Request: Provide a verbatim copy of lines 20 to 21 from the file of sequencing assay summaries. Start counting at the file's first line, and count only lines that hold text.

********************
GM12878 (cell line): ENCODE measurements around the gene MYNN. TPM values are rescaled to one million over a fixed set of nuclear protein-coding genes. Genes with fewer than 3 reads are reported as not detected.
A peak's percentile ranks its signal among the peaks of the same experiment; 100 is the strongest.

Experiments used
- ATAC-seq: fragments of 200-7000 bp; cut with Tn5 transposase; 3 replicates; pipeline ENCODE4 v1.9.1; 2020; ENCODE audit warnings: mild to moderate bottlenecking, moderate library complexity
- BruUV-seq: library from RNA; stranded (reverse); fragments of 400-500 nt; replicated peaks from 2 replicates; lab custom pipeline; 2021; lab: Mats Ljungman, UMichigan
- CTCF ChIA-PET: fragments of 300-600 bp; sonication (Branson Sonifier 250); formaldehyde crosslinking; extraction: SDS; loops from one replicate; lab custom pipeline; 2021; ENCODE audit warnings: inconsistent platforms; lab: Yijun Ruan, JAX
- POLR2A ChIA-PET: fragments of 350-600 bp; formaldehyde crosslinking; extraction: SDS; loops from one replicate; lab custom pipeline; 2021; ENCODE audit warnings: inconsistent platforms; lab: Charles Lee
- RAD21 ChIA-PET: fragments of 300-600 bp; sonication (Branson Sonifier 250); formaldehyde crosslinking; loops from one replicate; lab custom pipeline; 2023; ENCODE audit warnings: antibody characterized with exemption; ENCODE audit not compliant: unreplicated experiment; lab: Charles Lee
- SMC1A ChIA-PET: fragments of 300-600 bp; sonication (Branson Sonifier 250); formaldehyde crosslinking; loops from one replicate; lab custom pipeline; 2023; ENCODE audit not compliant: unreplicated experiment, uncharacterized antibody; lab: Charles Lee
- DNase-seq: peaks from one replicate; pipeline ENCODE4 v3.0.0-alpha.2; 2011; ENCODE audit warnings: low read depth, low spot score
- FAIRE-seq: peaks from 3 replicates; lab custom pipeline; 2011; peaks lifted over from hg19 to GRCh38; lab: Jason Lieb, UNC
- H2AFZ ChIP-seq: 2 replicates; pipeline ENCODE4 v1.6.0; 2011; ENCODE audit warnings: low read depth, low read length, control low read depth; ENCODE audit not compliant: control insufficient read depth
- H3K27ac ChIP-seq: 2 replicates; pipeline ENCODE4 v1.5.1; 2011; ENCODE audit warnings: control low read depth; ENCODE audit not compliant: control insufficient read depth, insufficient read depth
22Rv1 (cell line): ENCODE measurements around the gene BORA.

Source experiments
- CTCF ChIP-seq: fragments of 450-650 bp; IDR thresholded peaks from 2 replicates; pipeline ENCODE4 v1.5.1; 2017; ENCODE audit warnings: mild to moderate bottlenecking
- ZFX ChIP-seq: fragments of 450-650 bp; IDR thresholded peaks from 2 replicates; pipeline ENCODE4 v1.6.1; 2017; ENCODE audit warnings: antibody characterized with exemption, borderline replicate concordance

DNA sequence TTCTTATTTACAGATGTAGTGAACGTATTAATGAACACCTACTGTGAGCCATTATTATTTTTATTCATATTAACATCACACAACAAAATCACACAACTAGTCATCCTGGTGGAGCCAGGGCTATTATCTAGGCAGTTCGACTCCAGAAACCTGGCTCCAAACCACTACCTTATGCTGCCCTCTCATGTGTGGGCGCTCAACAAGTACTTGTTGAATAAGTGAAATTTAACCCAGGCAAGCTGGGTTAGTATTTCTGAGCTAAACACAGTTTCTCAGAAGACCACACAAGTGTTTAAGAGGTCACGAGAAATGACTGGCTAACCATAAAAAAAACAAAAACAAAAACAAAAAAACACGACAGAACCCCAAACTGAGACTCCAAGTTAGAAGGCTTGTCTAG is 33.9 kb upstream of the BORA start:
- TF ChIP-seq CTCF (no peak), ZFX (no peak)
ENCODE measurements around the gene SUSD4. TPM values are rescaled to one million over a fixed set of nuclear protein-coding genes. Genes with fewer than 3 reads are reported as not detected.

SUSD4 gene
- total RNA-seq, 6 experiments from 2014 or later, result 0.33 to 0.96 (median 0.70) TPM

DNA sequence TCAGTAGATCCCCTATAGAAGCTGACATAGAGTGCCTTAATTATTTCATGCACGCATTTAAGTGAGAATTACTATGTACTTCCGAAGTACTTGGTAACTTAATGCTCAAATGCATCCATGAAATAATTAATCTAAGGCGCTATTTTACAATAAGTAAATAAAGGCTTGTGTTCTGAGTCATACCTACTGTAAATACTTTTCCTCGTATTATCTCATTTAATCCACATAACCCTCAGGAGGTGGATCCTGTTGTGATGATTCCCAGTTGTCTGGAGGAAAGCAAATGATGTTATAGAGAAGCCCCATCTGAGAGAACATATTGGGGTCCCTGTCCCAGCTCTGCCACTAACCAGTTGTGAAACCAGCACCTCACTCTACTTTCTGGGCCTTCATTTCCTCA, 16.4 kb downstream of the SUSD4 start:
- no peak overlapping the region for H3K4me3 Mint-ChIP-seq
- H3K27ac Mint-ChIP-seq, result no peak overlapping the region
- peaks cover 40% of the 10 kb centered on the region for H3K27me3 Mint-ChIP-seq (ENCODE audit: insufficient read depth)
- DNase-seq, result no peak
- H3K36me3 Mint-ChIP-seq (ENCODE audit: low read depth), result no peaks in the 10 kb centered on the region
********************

ENCODE measurements around the gene SUSD4. TPM values are rescaled to one million over a fixed set of nuclear protein-coding genes. Genes with fewer than 3 reads are reported as not detected.

SUSD4 gene